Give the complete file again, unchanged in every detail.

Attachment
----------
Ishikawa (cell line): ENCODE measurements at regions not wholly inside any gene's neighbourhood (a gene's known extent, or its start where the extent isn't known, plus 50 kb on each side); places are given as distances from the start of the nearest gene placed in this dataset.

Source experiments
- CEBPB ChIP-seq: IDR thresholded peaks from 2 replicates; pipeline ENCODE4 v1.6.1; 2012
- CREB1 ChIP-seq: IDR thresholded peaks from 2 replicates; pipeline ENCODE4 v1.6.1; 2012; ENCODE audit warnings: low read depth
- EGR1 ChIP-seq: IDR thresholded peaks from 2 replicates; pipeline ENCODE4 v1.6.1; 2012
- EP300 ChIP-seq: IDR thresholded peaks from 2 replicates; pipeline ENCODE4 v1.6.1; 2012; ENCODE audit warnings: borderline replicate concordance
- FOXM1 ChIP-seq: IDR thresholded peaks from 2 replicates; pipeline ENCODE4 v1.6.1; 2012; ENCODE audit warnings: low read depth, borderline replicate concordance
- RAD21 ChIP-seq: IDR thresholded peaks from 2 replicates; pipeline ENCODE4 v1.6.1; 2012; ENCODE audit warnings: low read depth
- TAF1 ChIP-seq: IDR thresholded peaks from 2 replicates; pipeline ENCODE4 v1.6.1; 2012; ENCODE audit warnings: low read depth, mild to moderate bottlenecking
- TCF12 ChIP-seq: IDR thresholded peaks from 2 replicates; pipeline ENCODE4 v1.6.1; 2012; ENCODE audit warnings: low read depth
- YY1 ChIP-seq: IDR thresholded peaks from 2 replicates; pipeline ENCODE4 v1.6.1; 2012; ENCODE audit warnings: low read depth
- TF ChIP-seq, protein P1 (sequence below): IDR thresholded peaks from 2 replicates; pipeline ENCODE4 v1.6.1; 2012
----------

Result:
Ishikawa (cell line): ENCODE measurements at regions not wholly inside any gene's neighbourhood (a gene's known extent, or its start where the extent isn't known, plus 50 kb on each side); places are given as distances from the start of the nearest gene placed in this dataset.

Source experiments
- CEBPB ChIP-seq: IDR thresholded peaks from 2 replicates; pipeline ENCODE4 v1.6.1; 2012
- CREB1 ChIP-seq: IDR thresholded peaks from 2 replicates; pipeline ENCODE4 v1.6.1; 2012; ENCODE audit warnings: low read depth
- EGR1 ChIP-seq: IDR thresholded peaks from 2 replicates; pipeline ENCODE4 v1.6.1; 2012
- EP300 ChIP-seq: IDR thresholded peaks from 2 replicates; pipeline ENCODE4 v1.6.1; 2012; ENCODE audit warnings: borderline replicate concordance
- FOXM1 ChIP-seq: IDR thresholded peaks from 2 replicates; pipeline ENCODE4 v1.6.1; 2012; ENCODE audit warnings: low read depth, borderline replicate concordance
- RAD21 ChIP-seq: IDR thresholded peaks from 2 replicates; pipeline ENCODE4 v1.6.1; 2012; ENCODE audit warnings: low read depth
- TAF1 ChIP-seq: IDR thresholded peaks from 2 replicates; pipeline ENCODE4 v1.6.1; 2012; ENCODE audit warnings: low read depth, mild to moderate bottlenecking
- TCF12 ChIP-seq: IDR thresholded peaks from 2 replicates; pipeline ENCODE4 v1.6.1; 2012; ENCODE audit warnings: low read depth
- YY1 ChIP-seq: IDR thresholded peaks from 2 replicates; pipeline ENCODE4 v1.6.1; 2012; ENCODE audit warnings: low read depth
- TF ChIP-seq, protein P1 (sequence below): IDR thresholded peaks from 2 replicates; pipeline ENCODE4 v1.6.1; 2012